2) Upāyana (उपायन):—[from upe] n. the act of coming near, approach, [Ṛg-veda ii, 28, 2]
3) [v.s. ...] going to a teacher, becoming a pupil, initiation, [Śatapatha-brāhmaṇa xiv; Āpastamba-dharma-sūtra i, 1, 5]
4) [v.s. ...] engaging (in any religious observance), undertaking, [Śatapatha-brāhmaṇa xi; Kātyāyana-śrauta-sūtra]
5) [v.s. ...] an offer, present, gift, [Mahābhārata; Bhāgavata-purāṇa; Śakuntalā etc.]Source: Cologne Digital Sanskrit Dictionaries: Yates Sanskrit-English Dictionary
Upāyana (उपायन):—[upā+yana] (naṃ) n. A present; approaching, engaging in.Source: DDSA: Paia-sadda-mahannavo; a comprehensive Prakrit Hindi dictionary (S)
[Sanskrit to German]
Sanskrit, also spelled संस्कृतम् (saṃskṛtam), is an ancient language of India commonly seen as the grandmother of the Indo-European language family (even English!). Closely allied with Prakrit and Pali, Sanskrit is more exhaustive in both grammar and terms and has the most extensive collection of literature in the world, greatly surpassing its sister-languages Greek and Latin.
Kannada-English dictionarySource: Alar: Kannada-English corpus
1) [noun] a going or coming closer or drawing near; an approach.
2) [noun] an undertaking or commencing of something.
3) [noun] a gift or present given to show affection, respect, friendship, etc.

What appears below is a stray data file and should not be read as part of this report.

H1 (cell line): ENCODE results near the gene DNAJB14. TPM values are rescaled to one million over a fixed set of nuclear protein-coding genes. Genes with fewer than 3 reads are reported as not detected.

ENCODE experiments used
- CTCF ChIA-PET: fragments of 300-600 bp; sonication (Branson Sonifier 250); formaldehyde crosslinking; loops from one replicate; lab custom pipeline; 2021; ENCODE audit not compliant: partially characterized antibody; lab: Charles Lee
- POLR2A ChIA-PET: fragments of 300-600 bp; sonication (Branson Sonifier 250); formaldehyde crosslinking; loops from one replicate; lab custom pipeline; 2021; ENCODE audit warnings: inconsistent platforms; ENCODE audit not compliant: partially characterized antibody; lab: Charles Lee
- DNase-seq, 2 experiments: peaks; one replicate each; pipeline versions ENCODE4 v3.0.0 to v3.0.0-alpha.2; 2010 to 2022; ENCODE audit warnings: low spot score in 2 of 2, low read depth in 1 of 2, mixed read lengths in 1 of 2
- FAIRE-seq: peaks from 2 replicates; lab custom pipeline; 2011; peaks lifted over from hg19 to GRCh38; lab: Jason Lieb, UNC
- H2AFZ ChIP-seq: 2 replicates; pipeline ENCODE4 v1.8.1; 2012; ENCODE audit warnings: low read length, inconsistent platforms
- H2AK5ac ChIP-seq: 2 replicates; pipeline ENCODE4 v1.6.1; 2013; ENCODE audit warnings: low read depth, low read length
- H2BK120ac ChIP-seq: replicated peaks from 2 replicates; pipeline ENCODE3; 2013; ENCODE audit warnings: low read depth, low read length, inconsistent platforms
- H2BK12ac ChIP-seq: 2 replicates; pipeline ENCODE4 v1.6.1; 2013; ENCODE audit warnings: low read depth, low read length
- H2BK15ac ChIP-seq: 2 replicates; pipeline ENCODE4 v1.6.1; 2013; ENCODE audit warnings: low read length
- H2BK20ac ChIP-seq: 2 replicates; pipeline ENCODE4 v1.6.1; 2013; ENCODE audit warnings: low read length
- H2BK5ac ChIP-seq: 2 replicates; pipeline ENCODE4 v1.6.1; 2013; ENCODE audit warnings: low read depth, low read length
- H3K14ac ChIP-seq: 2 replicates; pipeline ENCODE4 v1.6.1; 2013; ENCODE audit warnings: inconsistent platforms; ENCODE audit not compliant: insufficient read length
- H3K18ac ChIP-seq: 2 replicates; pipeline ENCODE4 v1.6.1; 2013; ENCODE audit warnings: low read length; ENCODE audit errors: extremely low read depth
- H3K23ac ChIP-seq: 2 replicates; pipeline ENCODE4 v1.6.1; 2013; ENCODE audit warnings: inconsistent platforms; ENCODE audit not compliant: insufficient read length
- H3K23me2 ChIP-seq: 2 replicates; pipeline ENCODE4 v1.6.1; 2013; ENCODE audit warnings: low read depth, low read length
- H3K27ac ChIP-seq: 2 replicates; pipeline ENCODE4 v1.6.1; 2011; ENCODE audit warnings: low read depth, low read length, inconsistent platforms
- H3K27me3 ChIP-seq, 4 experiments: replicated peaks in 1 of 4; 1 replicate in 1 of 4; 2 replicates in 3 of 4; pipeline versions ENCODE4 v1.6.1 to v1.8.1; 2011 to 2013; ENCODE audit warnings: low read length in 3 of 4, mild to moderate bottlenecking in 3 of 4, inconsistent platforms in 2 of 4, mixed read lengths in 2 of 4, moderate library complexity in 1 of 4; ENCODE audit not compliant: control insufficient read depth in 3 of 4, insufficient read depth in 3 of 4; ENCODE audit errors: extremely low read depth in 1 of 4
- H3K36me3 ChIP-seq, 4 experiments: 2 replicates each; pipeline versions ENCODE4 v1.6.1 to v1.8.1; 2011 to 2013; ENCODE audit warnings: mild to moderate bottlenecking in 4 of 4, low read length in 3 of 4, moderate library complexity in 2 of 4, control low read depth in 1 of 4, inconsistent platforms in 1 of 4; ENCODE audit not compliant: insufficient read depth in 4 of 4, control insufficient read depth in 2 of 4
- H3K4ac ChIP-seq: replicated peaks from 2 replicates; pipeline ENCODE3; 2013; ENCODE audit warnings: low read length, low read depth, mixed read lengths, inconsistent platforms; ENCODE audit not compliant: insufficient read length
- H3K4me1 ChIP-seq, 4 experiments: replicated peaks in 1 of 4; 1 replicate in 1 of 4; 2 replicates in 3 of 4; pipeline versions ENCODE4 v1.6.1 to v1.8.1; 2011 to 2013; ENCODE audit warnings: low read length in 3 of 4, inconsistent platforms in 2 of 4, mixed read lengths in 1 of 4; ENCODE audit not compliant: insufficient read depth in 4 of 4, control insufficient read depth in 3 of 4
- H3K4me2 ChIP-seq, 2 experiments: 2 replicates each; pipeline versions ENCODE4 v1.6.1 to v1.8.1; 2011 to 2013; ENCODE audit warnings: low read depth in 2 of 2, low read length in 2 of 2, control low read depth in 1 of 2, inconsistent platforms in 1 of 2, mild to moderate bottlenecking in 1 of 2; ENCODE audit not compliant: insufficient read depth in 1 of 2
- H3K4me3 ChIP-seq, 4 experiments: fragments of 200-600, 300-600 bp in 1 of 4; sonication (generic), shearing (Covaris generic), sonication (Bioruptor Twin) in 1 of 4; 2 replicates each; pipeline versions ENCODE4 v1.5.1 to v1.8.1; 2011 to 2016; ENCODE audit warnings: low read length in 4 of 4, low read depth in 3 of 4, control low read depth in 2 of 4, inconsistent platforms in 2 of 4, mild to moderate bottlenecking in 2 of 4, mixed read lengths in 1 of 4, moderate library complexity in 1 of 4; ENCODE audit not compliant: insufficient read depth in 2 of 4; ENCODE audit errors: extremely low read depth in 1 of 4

Kannada is a Dravidian language (as opposed to the Indo-European language family) mainly spoken in the southwestern region of India.
See also (Relevant definitions)
Search found 9 books and stories containing Upayana, Upāyana, Upayāna, Upa-yana, Upa-yāna; (plurals include: Upayanas, Upāyanas, Upayānas, yanas, yānas). You can also click to the full overview containing English textual excerpts. Below are direct links for the most relevant articles:
Chaitanya Bhagavata (by Bhumipati Dāsa)
Verse 1.14.69 < [Chapter 14 - The Lord’s Travel to East Bengal and the Disappearance of Lakṣmīpriyā]
Verse 2.28.135 < [Chapter 28 - The Lord’s Pastime of Accepting Sannyāsa]
Garga Samhita (English) (by Danavir Goswami)
Verse 3.1.12 < [Chapter 1 - The Worship of Śrī Girirāja]
Verse 1.12.15 < [Chapter 12 - Description of Śrī Nanda’s Festival]
Verse 1.12.12 < [Chapter 12 - Description of Śrī Nanda’s Festival]
Rig Veda (translation and commentary) (by H. H. Wilson)
Brahma Sutras (Shankara Bhashya) (by Swami Vireshwarananda)
Amarakoshodghatana of Kshirasvamin (study) (by A. Yamuna Devi)